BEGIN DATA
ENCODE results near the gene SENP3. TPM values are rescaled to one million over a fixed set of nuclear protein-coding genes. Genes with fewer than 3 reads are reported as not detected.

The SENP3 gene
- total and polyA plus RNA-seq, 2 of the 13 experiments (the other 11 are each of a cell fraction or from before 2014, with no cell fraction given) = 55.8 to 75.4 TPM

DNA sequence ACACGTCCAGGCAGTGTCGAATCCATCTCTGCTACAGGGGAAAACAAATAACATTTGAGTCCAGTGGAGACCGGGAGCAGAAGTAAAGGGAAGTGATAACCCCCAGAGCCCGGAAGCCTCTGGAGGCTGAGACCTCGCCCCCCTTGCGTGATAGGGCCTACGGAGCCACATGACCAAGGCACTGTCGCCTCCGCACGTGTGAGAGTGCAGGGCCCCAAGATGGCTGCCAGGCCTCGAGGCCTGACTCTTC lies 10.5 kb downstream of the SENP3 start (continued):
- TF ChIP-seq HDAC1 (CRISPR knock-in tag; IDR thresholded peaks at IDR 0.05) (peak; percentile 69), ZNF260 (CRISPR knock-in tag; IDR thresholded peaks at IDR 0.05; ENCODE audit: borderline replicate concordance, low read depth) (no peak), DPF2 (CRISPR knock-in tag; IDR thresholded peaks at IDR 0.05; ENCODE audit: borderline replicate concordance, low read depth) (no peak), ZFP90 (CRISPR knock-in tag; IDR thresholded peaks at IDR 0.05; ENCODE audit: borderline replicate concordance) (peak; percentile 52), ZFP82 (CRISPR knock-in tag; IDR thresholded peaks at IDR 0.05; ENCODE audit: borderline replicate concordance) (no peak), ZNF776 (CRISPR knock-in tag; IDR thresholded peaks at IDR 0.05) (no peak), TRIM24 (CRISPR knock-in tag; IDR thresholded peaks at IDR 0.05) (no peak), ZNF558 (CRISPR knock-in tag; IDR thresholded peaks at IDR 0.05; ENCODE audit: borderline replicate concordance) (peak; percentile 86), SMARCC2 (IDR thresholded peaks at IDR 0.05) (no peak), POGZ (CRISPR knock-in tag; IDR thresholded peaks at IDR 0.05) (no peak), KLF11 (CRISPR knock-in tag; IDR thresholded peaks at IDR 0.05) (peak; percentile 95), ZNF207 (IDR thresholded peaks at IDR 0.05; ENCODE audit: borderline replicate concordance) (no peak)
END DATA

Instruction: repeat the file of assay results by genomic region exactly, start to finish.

ENCODE results near the gene SENP3. TPM values are rescaled to one million over a fixed set of nuclear protein-coding genes. Genes with fewer than 3 reads are reported as not detected.

The SENP3 gene
- total and polyA plus RNA-seq, 2 of the 13 experiments (the other 11 are each of a cell fraction or from before 2014, with no cell fraction given) = 55.8 to 75.4 TPM

DNA sequence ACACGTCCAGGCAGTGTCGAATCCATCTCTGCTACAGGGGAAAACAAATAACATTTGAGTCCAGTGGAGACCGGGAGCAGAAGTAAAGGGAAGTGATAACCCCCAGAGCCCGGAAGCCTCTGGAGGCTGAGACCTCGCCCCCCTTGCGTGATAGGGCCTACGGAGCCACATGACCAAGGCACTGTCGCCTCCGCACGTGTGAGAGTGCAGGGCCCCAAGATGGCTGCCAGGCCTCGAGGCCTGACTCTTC lies 10.5 kb downstream of the SENP3 start (continued):
- TF ChIP-seq HDAC1 (CRISPR knock-in tag; IDR thresholded peaks at IDR 0.05) (peak; percentile 69), ZNF260 (CRISPR knock-in tag; IDR thresholded peaks at IDR 0.05; ENCODE audit: borderline replicate concordance, low read depth) (no peak), DPF2 (CRISPR knock-in tag; IDR thresholded peaks at IDR 0.05; ENCODE audit: borderline replicate concordance, low read depth) (no peak), ZFP90 (CRISPR knock-in tag; IDR thresholded peaks at IDR 0.05; ENCODE audit: borderline replicate concordance) (peak; percentile 52), ZFP82 (CRISPR knock-in tag; IDR thresholded peaks at IDR 0.05; ENCODE audit: borderline replicate concordance) (no peak), ZNF776 (CRISPR knock-in tag; IDR thresholded peaks at IDR 0.05) (no peak), TRIM24 (CRISPR knock-in tag; IDR thresholded peaks at IDR 0.05) (no peak), ZNF558 (CRISPR knock-in tag; IDR thresholded peaks at IDR 0.05; ENCODE audit: borderline replicate concordance) (peak; percentile 86), SMARCC2 (IDR thresholded peaks at IDR 0.05) (no peak), POGZ (CRISPR knock-in tag; IDR thresholded peaks at IDR 0.05) (no peak), KLF11 (CRISPR knock-in tag; IDR thresholded peaks at IDR 0.05) (peak; percentile 95), ZNF207 (IDR thresholded peaks at IDR 0.05; ENCODE audit: borderline replicate concordance) (no peak)